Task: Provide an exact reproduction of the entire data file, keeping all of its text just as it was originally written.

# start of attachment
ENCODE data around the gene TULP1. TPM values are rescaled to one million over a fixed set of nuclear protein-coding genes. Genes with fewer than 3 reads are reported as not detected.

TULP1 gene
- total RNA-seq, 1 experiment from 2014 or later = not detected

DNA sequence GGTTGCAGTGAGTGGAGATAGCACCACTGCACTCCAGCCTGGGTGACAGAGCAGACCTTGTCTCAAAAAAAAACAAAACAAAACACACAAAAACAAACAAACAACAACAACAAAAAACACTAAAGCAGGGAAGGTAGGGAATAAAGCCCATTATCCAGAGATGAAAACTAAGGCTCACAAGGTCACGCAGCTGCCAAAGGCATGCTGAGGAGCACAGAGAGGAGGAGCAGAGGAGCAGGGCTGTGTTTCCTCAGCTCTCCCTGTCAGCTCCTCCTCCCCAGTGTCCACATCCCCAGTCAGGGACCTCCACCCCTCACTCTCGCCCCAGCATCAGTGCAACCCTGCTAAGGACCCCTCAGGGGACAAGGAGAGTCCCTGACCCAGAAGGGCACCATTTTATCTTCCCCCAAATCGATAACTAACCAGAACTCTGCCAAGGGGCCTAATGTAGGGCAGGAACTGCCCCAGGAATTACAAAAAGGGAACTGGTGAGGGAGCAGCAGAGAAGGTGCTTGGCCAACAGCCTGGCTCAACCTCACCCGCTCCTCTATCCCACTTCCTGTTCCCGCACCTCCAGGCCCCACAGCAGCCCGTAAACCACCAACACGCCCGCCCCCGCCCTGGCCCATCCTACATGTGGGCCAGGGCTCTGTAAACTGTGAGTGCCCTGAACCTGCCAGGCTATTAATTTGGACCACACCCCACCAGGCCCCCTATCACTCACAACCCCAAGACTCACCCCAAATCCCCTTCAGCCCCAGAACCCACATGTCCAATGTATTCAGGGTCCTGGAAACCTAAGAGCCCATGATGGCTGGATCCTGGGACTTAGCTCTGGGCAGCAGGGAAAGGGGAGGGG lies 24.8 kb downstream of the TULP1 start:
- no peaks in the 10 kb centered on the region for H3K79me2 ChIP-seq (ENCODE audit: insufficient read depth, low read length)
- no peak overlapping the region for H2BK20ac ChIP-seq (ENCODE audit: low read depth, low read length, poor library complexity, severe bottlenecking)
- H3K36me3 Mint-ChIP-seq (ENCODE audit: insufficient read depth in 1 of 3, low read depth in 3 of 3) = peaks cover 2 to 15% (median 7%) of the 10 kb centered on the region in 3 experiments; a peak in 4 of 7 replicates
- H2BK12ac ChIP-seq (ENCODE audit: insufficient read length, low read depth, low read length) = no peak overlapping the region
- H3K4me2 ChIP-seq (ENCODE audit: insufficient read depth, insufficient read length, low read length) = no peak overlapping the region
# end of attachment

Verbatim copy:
ENCODE data around the gene TULP1. TPM values are rescaled to one million over a fixed set of nuclear protein-coding genes. Genes with fewer than 3 reads are reported as not detected.

TULP1 gene
- total RNA-seq, 1 experiment from 2014 or later = not detected

DNA sequence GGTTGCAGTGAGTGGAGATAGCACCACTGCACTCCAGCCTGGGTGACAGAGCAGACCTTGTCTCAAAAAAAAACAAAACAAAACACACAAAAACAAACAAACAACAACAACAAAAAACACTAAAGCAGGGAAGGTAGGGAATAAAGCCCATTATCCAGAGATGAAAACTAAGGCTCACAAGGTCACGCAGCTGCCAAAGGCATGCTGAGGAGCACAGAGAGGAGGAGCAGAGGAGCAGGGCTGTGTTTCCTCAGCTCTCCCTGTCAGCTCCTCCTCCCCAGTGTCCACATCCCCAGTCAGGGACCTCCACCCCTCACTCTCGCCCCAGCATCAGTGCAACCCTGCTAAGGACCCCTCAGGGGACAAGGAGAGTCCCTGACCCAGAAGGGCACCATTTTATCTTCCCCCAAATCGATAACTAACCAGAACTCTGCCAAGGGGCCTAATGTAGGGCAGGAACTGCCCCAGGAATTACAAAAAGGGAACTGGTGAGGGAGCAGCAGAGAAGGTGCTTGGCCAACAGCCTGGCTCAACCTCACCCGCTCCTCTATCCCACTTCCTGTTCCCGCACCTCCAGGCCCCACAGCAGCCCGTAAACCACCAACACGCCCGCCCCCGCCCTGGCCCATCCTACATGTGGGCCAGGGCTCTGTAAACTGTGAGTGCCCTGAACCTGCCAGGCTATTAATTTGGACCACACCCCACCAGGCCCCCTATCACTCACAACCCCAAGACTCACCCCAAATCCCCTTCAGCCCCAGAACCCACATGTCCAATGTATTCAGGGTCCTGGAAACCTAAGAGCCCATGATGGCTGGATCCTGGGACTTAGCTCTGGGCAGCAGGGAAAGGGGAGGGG lies 24.8 kb downstream of the TULP1 start:
- no peaks in the 10 kb centered on the region for H3K79me2 ChIP-seq (ENCODE audit: insufficient read depth, low read length)
- no peak overlapping the region for H2BK20ac ChIP-seq (ENCODE audit: low read depth, low read length, poor library complexity, severe bottlenecking)
- H3K36me3 Mint-ChIP-seq (ENCODE audit: insufficient read depth in 1 of 3, low read depth in 3 of 3) = peaks cover 2 to 15% (median 7%) of the 10 kb centered on the region in 3 experiments; a peak in 4 of 7 replicates
- H2BK12ac ChIP-seq (ENCODE audit: insufficient read length, low read depth, low read length) = no peak overlapping the region
- H3K4me2 ChIP-seq (ENCODE audit: insufficient read depth, insufficient read length, low read length) = no peak overlapping the region